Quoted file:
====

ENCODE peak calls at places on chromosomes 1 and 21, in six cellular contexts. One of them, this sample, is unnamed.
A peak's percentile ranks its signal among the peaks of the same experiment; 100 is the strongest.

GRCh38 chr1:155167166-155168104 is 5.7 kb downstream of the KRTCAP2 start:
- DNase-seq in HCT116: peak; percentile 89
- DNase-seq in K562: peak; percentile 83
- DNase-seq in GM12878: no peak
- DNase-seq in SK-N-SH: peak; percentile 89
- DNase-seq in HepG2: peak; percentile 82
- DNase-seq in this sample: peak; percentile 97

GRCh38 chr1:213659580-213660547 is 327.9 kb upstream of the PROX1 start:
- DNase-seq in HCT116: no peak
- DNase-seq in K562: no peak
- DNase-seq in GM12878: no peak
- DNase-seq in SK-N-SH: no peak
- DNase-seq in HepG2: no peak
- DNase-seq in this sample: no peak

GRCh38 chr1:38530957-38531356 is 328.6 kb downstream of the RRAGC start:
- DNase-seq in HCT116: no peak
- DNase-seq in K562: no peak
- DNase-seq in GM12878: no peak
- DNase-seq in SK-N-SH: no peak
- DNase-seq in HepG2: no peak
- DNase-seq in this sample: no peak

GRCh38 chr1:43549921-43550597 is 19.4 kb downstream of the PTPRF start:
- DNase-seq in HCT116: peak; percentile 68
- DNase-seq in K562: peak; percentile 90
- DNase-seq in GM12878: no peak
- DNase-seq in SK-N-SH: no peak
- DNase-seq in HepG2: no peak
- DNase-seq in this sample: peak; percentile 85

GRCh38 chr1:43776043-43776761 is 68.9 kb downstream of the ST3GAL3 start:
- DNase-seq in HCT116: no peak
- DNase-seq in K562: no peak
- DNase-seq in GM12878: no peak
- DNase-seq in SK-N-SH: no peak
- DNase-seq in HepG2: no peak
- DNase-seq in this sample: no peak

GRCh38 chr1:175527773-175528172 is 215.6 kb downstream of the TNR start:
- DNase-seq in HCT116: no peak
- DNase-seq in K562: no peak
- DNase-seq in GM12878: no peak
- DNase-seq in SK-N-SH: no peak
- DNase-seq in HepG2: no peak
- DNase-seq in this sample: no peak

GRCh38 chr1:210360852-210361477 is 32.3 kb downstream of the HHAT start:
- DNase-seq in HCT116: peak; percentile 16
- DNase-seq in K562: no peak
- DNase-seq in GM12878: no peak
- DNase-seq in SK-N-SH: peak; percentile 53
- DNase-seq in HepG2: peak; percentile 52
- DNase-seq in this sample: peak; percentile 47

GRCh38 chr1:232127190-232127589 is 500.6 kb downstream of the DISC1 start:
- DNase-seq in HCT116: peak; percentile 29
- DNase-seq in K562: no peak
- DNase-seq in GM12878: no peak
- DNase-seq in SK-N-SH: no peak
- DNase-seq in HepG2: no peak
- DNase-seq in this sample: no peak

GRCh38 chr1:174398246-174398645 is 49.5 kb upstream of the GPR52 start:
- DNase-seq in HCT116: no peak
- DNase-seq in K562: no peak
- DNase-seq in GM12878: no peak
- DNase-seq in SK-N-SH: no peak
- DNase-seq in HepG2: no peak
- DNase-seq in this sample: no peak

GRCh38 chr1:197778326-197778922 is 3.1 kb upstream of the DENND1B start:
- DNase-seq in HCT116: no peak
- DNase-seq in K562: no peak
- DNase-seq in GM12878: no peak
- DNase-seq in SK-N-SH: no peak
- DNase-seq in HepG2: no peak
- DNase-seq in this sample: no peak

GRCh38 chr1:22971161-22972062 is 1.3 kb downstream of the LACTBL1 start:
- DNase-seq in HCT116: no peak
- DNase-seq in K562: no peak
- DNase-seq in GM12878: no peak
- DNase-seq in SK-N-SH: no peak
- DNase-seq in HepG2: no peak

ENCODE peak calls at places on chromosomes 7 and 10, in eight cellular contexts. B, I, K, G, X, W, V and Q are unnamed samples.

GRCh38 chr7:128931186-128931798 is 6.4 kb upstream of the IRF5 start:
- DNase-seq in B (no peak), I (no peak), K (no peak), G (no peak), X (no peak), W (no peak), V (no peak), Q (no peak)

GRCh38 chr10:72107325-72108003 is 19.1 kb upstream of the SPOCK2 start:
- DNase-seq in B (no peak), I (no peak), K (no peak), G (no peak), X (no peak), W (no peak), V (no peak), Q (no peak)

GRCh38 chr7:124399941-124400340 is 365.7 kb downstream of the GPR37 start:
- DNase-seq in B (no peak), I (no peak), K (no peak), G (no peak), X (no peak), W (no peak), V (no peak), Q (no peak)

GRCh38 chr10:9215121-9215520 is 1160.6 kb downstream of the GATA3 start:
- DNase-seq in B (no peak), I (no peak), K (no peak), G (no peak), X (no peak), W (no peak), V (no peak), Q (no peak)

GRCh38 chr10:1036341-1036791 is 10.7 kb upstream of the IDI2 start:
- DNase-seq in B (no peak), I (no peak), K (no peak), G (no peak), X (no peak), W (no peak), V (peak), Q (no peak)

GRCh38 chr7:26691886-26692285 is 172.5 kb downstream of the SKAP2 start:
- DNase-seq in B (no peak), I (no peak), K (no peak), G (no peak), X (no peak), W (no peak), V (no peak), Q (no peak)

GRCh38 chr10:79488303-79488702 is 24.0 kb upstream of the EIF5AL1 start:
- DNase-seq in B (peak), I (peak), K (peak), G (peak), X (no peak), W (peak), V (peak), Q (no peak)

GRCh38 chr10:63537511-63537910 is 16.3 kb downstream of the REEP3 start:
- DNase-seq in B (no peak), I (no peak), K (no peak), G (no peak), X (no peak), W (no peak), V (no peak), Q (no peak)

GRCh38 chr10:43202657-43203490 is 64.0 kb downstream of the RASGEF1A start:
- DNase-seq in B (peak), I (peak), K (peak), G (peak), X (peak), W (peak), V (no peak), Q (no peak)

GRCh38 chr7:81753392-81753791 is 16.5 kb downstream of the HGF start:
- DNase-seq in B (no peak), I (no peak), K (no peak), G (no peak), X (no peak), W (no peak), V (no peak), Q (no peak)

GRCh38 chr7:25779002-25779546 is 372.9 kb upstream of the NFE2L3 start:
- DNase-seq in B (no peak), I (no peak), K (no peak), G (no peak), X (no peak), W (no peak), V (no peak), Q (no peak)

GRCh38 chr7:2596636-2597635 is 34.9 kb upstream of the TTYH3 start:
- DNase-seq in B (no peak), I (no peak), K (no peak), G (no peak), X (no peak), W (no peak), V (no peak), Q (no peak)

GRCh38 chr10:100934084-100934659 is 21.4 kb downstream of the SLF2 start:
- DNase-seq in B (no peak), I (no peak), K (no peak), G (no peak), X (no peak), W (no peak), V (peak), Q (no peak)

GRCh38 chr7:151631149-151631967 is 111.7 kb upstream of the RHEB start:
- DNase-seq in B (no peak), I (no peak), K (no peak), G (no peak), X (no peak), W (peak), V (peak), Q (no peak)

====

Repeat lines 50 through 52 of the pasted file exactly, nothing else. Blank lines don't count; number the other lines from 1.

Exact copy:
- DNase-seq in HepG2: peak; percentile 52
- DNase-seq in this sample: peak; percentile 47

GRCh38 chr1:232127190-232127589 is 500.6 kb downstream of the DISC1 start: